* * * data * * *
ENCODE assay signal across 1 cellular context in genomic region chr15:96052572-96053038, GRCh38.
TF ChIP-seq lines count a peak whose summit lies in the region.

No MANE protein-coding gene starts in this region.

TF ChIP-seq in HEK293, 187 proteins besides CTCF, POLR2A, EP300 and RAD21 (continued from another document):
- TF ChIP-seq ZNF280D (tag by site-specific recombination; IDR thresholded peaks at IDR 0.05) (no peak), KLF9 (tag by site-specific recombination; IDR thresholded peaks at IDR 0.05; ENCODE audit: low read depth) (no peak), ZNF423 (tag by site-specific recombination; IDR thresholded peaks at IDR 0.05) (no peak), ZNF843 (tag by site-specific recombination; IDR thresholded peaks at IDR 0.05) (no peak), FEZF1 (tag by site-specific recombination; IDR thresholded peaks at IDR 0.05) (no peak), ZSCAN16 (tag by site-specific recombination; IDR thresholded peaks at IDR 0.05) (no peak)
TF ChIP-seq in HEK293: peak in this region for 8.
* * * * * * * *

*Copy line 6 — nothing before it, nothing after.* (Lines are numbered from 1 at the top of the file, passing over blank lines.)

TF ChIP-seq in HEK293: peak in this region for 8.